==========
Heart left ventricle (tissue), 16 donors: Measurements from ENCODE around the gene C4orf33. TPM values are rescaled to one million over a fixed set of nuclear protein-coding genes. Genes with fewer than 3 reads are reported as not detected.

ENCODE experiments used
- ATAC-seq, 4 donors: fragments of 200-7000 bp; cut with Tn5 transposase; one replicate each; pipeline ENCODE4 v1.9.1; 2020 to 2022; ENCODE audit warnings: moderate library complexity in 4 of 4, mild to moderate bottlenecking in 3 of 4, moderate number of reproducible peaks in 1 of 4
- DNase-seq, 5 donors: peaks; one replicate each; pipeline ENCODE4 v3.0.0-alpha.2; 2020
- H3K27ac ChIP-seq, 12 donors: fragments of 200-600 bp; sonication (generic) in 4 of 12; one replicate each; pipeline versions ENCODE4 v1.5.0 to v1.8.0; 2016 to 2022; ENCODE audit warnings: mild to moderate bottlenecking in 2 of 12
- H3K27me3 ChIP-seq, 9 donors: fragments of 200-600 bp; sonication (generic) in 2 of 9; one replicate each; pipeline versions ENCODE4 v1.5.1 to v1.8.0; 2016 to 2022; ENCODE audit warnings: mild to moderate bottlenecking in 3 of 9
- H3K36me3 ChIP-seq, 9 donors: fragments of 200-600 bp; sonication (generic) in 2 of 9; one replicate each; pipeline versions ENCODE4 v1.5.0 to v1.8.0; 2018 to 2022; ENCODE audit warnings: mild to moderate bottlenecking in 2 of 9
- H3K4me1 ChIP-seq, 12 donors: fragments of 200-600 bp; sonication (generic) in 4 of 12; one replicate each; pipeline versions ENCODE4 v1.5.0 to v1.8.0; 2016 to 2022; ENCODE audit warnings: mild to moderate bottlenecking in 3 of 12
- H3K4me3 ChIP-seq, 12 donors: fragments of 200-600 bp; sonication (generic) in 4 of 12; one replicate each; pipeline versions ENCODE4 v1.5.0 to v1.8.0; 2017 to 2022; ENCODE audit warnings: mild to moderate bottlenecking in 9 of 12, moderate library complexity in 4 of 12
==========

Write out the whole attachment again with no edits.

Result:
Heart left ventricle (tissue), 16 donors: Measurements from ENCODE around the gene C4orf33. TPM values are rescaled to one million over a fixed set of nuclear protein-coding genes. Genes with fewer than 3 reads are reported as not detected.

ENCODE experiments used
- ATAC-seq, 4 donors: fragments of 200-7000 bp; cut with Tn5 transposase; one replicate each; pipeline ENCODE4 v1.9.1; 2020 to 2022; ENCODE audit warnings: moderate library complexity in 4 of 4, mild to moderate bottlenecking in 3 of 4, moderate number of reproducible peaks in 1 of 4
- DNase-seq, 5 donors: peaks; one replicate each; pipeline ENCODE4 v3.0.0-alpha.2; 2020
- H3K27ac ChIP-seq, 12 donors: fragments of 200-600 bp; sonication (generic) in 4 of 12; one replicate each; pipeline versions ENCODE4 v1.5.0 to v1.8.0; 2016 to 2022; ENCODE audit warnings: mild to moderate bottlenecking in 2 of 12
- H3K27me3 ChIP-seq, 9 donors: fragments of 200-600 bp; sonication (generic) in 2 of 9; one replicate each; pipeline versions ENCODE4 v1.5.1 to v1.8.0; 2016 to 2022; ENCODE audit warnings: mild to moderate bottlenecking in 3 of 9
- H3K36me3 ChIP-seq, 9 donors: fragments of 200-600 bp; sonication (generic) in 2 of 9; one replicate each; pipeline versions ENCODE4 v1.5.0 to v1.8.0; 2018 to 2022; ENCODE audit warnings: mild to moderate bottlenecking in 2 of 9
- H3K4me1 ChIP-seq, 12 donors: fragments of 200-600 bp; sonication (generic) in 4 of 12; one replicate each; pipeline versions ENCODE4 v1.5.0 to v1.8.0; 2016 to 2022; ENCODE audit warnings: mild to moderate bottlenecking in 3 of 12
- H3K4me3 ChIP-seq, 12 donors: fragments of 200-600 bp; sonication (generic) in 4 of 12; one replicate each; pipeline versions ENCODE4 v1.5.0 to v1.8.0; 2017 to 2022; ENCODE audit warnings: mild to moderate bottlenecking in 9 of 12, moderate library complexity in 4 of 12